1-macro_closeups.jpgToday we’re going to look at two separate, but connected, areas of photography: macro photography, which is concerned with making images of very small objects, and close-up photography where, as the name suggests, we get very close to our subject. Macro photography is about making something small look big; close-up photography is about isolating our subject and filling our frame with it.

Subjects for macro photography
Many macro photographers are inspired by nature. Insects and small plants, for example, are favourite subjects. Wedding photographers also use macro photography to get beautiful images of wedding rings. But interesting subjects for macro photography are actually all around us. You’d be surprised how seemingly banal, everyday objects become much more interesting when examined up close.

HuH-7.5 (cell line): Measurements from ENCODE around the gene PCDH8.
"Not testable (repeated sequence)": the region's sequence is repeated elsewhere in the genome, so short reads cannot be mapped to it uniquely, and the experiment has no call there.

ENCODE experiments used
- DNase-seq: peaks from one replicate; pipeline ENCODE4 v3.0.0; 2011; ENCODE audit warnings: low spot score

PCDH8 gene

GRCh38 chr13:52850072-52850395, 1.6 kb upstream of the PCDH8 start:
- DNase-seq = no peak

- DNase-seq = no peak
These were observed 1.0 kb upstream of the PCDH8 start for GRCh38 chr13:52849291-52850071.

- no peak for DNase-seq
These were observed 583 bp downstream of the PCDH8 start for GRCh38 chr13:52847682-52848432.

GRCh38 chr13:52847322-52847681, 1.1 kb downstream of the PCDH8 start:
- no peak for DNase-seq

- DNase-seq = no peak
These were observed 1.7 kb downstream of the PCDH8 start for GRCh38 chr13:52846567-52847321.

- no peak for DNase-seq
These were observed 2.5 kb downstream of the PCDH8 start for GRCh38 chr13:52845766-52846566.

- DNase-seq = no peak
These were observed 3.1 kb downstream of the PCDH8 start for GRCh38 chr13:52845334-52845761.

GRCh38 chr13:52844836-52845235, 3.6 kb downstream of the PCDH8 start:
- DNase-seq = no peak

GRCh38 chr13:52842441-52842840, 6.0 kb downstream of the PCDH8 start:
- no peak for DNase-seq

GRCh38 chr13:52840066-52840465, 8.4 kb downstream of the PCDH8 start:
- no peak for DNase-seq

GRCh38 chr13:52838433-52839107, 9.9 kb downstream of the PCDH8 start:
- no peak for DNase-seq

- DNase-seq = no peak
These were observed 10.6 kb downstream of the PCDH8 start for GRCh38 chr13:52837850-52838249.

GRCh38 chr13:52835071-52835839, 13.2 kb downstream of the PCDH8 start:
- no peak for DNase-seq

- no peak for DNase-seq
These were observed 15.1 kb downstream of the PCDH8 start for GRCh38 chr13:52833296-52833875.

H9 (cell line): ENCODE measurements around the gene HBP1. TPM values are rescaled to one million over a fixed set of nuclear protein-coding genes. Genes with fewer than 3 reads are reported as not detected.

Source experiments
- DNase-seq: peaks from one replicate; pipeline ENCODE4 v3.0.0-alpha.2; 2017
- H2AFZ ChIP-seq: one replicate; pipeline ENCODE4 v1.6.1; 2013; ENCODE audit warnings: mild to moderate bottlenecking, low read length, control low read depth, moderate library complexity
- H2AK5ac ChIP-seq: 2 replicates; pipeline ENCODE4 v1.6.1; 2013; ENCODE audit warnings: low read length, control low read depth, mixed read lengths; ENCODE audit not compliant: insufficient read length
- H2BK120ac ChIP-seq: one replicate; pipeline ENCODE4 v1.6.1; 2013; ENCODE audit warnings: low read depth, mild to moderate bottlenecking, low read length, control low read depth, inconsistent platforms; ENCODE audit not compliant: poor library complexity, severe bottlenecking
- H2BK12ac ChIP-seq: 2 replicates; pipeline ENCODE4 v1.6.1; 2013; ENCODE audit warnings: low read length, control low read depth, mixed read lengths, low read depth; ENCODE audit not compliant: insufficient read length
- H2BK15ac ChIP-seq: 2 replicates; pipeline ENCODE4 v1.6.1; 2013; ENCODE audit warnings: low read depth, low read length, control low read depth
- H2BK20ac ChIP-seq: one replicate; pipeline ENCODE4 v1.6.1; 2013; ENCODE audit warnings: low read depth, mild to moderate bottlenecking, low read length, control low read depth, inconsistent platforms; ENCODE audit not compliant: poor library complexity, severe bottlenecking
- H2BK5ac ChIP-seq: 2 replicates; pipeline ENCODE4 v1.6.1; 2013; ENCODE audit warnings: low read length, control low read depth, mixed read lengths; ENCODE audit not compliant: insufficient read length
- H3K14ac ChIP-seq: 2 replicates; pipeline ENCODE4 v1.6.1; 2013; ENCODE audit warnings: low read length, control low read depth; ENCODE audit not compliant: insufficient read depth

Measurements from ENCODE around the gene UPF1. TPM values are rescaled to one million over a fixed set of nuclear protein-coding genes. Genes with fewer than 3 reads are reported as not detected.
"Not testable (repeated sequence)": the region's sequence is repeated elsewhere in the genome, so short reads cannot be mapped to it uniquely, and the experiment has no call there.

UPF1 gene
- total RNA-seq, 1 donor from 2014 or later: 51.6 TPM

It probably won’t surprise you to learn that when we photograph small objects we need to get very close to our subjects. And this close proximity brings with it some technical challenges that need to be carefully considered. One really important concept we need to wrap our heads around is ‘depth-of-field’.

Maximum sharpness
Photographers are obsessed with sharpness; it is of paramount importance to us that the subject of our images is sharp and in focus. The ‘depth-of-field’ is the range of distances from the camera within which objects are in focus. In actual fact there is only one precise distance, (known as the ‘focal plane’), where the sharpness is at it’s maximum, but everything within the depth-of-field area is acceptably sharp, meaning that the human eye cannot discern any change of sharpness within this area. When you focus on something, the usual rule of thumb is that one-third of the depth-of-field is in front of the focus point and two-thirds is behind.